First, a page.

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Conduct disorder behaviors, childhood family instability, and childhood abuse as predictors of severity of adult homelessness among American veterans.

Tsai J, Rosenheck RA. Conduct disorder behaviors, childhood family instability, and childhood abuse as predictors of severity of adult homelessness among American veterans. Social psychiatry and psychiatric epidemiology. 2013 Mar 1; 48(3):477-86.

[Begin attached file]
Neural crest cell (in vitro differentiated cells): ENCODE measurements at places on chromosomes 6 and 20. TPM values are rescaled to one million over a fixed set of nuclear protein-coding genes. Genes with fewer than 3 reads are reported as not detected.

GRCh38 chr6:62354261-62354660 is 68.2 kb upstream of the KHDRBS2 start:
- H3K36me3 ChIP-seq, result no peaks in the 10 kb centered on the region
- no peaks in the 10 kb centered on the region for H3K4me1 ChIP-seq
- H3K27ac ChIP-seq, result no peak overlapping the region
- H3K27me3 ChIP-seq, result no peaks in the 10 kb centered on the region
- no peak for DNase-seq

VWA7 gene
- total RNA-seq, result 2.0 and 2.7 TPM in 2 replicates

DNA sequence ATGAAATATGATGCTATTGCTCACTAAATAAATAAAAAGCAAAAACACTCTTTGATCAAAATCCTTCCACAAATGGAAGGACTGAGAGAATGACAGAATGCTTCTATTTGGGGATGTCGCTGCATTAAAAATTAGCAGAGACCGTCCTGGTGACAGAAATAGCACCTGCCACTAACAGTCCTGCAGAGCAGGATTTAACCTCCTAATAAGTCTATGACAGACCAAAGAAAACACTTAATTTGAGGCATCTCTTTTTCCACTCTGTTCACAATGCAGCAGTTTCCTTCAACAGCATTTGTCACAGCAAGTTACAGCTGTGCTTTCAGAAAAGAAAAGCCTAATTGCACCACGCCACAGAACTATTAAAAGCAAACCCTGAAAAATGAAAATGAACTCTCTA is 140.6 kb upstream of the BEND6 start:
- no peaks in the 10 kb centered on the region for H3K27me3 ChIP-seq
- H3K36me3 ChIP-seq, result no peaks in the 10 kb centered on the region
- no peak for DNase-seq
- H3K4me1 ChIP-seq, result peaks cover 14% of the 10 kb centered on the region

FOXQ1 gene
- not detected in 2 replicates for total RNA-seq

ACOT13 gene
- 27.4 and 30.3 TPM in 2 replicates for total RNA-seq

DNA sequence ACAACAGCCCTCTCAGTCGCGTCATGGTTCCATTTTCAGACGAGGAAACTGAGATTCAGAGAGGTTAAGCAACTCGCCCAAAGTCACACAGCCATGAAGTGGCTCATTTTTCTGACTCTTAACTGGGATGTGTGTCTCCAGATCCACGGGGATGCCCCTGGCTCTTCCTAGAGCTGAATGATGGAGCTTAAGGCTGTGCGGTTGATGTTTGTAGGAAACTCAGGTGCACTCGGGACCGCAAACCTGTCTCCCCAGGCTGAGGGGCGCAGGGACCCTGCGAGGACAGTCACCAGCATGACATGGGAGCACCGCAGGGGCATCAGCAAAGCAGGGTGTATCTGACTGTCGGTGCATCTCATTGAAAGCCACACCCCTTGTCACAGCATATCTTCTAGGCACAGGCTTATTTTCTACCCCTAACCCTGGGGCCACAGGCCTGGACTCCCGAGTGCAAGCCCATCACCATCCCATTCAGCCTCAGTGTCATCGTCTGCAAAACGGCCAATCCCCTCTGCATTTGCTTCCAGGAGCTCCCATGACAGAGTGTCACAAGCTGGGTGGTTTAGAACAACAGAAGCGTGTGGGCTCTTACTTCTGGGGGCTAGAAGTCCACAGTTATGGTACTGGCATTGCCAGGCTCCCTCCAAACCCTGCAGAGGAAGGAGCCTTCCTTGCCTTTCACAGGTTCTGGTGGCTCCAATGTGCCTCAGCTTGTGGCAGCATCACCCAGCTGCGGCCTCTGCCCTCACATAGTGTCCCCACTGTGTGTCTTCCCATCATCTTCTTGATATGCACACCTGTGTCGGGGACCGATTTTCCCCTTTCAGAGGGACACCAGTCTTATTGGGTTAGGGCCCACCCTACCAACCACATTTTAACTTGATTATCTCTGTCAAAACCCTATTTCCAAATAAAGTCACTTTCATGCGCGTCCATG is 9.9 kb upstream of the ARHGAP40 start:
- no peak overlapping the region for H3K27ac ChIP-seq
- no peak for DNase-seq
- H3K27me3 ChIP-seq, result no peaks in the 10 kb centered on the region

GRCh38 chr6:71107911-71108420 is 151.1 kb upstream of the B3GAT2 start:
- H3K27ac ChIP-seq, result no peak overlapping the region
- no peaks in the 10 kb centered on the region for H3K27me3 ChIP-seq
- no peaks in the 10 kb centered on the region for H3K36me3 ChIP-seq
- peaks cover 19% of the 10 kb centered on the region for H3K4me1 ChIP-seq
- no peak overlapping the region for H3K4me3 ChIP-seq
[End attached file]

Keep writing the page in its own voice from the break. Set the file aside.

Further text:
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PURPOSE: Despite US federal efforts to end and prevent homelessness among veterans, there has been limited examination of pre-military factors like childhood problems, associated with adult homelessness. This study examined childhood problems among homeless veterans and its relation to severity of homelessness and outcomes in supported housing. METHODS: Using data from 1,161 homeless veterans at 19 sites enrolled in the Housing and Urban Development-Veterans Affairs Supportive Housing (HUD-VASH) program, three types of childhood problems were examined: conduct disorder behaviors, family instability, and childhood abuse. Multiple regressions were conducted to examine the association between childhood problems and severity of homelessness before supported housing, and childhood problems and outcomes after supported housing. RESULTS: About one-third reported conduct disorder behaviors, over half reported family instability, and 40% reported childhood abuse. Greater childhood problems were found in this sample compared to published samples of non-homeless veterans. Conduct disorder behaviors, family instability, and childhood abuse were each weakly associated with lifetime homeless episodes. One year after enrollment in the HUD-VASH program, past conduct disorder behaviors and family instability were not predictive of outcomes, except childhood abuse was related to less social support and lower quality of life. CONCLUSIONS: These findings demonstrate not only the potential impact of childhood abuse on social relationships and quality of life in adulthood, but also the resilience of homeless veterans from adverse childhoods to be successfully housed in a supported housing program.

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